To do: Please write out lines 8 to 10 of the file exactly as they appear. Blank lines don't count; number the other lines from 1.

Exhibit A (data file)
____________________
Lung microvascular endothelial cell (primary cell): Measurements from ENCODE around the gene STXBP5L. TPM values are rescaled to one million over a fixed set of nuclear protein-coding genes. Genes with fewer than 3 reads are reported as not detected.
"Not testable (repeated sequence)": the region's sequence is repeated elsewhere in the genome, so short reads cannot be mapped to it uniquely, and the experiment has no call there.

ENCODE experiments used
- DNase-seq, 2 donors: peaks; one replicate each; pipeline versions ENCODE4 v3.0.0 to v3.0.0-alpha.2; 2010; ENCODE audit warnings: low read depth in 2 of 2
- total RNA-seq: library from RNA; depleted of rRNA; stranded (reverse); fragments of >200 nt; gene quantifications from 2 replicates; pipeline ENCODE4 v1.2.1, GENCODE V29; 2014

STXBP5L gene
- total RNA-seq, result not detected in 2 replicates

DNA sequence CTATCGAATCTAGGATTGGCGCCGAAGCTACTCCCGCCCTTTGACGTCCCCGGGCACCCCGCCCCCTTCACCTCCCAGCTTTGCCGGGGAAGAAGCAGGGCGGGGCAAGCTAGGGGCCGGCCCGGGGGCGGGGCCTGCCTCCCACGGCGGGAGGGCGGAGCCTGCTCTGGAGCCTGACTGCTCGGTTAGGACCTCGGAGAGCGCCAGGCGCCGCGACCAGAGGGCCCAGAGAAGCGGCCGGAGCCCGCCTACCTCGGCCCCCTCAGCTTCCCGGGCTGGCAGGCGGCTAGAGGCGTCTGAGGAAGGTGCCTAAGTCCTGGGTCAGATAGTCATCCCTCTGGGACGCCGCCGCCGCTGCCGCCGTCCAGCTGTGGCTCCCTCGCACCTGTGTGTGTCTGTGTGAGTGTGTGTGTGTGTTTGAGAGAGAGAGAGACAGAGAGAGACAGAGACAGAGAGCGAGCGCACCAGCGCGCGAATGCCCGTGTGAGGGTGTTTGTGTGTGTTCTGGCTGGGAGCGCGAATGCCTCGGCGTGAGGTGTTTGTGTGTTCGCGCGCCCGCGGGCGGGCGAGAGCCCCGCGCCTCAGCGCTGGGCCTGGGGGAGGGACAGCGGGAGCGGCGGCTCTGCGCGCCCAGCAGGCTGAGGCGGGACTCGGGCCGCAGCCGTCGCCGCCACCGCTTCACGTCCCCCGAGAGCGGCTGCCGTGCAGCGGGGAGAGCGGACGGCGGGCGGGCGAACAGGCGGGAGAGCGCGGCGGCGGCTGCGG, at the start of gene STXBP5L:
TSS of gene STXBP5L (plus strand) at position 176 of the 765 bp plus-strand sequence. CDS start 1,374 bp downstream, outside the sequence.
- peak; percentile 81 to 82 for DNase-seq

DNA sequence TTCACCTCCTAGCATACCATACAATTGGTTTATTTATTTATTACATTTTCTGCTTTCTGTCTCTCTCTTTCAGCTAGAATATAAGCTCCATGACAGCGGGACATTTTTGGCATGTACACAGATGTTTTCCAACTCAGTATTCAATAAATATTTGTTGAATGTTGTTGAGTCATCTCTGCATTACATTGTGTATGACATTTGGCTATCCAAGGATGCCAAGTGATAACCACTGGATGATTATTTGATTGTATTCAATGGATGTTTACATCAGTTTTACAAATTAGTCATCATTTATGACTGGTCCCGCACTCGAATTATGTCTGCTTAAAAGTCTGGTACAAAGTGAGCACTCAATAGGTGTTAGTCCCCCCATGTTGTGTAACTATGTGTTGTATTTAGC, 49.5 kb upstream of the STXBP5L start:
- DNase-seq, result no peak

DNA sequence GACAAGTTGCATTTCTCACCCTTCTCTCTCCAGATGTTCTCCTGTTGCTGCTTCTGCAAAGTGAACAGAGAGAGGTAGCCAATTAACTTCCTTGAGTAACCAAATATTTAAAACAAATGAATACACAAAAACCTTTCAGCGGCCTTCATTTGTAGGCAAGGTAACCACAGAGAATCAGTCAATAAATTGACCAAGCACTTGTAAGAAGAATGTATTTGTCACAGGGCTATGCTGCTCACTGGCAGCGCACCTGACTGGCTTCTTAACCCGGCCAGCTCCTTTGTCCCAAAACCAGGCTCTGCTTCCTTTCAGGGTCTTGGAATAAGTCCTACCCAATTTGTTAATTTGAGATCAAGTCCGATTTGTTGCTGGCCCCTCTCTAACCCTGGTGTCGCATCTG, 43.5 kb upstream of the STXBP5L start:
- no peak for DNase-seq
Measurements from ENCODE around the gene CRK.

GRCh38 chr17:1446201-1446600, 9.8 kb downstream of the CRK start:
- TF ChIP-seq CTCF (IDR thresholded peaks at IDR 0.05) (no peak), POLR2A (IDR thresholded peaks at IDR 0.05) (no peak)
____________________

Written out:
DNA sequence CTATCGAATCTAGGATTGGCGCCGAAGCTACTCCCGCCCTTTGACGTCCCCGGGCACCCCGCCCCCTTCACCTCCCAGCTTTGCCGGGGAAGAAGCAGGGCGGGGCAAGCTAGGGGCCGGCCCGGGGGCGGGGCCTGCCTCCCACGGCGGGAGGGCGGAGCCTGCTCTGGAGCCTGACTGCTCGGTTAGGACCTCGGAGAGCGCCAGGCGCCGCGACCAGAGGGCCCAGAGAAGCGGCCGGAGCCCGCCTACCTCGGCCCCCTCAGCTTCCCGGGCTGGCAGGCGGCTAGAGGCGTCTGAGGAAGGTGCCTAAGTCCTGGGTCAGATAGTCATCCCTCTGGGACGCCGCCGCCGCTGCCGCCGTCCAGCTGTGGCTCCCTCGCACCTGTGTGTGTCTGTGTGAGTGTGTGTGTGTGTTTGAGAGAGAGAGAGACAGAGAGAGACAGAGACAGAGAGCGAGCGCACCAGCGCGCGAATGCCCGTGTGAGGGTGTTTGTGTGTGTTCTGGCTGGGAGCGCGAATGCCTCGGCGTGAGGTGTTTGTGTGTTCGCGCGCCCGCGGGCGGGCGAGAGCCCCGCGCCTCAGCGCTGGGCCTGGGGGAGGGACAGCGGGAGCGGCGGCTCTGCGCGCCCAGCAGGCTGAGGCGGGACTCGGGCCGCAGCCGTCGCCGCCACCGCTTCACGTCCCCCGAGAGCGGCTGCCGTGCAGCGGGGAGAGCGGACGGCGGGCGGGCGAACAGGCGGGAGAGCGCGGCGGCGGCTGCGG, at the start of gene STXBP5L:
TSS of gene STXBP5L (plus strand) at position 176 of the 765 bp plus-strand sequence. CDS start 1,374 bp downstream, outside the sequence.
- peak; percentile 81 to 82 for DNase-seq